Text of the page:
The Big Idea series looks at the use of drugs in human society in this timely reexamination of the debate over the legalization of drugs.
Combining a unique visual approach with carefully constructed narrative text, this entry in the Big Idea series provides a survey of the history of drug use, a review of the impact of the War on Drugs, an appraisal of the effects of legal versus illegal drugs, and an evaluation of the impact of the decriminalization of drugs.
According to archaeological and historical records, ethanol in the form of beer in Sumer and wine in Egypt were first used recreationally at least thirteen thousand years ago, while psychotropic drugs have been used for thousands of years, mainly for religious purposes. This book sets out the history of the use of drugs since the Neolithic age, and explores the evolution of recreational drug use from the mid-eighteenth century on. It considers the danger and social impact of heavy use of legal alcohol or nicotine in contrast to the hazards to health and society associated with illegal drugs. It evaluates the effects of the fifty-year global War on Drugs on the criminal production and trafficking of drugs on the black market and on the abuse, health, and imprisonment of end users. Finally, it argues for the decriminalization of all drugs and the state regulation of the drug market, with suitable controls and regulation for each drug type.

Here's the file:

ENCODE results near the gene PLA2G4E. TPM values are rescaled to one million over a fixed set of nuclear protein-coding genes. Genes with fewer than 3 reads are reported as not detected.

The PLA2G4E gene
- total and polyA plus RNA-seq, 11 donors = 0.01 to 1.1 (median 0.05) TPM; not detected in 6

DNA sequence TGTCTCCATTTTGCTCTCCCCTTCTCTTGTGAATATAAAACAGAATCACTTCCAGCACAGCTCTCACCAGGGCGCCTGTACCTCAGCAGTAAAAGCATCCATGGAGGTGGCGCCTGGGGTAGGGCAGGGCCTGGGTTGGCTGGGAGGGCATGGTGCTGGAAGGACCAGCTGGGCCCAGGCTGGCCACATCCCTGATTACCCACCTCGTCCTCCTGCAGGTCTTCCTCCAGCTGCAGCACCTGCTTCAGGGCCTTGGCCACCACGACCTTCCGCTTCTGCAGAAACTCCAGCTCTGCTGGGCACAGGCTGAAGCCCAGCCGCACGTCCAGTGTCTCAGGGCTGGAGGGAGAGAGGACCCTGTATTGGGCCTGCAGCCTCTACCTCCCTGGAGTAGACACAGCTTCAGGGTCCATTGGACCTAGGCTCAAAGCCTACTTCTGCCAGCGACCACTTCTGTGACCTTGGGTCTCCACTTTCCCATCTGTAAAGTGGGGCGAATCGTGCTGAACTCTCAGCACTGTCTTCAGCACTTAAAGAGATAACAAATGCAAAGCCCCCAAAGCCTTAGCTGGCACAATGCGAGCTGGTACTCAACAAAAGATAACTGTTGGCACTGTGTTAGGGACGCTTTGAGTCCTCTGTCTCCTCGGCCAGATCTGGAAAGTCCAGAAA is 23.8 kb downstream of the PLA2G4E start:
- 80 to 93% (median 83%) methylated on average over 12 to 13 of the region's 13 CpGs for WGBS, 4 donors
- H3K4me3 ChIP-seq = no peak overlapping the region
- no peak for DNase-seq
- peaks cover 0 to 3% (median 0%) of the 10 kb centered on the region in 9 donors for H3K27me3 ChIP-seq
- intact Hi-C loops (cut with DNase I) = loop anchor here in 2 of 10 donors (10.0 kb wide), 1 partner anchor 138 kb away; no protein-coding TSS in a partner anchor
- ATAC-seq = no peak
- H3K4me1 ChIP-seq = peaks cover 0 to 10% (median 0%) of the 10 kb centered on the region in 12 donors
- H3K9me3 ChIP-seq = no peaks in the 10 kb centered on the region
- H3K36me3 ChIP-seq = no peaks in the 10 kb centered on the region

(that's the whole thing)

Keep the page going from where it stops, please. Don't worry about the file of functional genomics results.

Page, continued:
A graphic-rich book whose title thesis is asked and answered in a cogent narrative... Tinged with plenty of nuance.—Kirkus Reviews
A brisk and informative introduction to the case for decriminalizing drugs... [Busby] builds a convincing case that the current system is not working. Enriched by vibrant photographs and plenty of statistical and anecdotal evidence, this is an invigorating argument for rethinking humankind’s relationship with mind-altering substances.—Publishers Weekly
Mattha Busby is a freelance journalist with a keen interest in health, human rights, and the environment. He writes regularly for The Guardian and The Independent.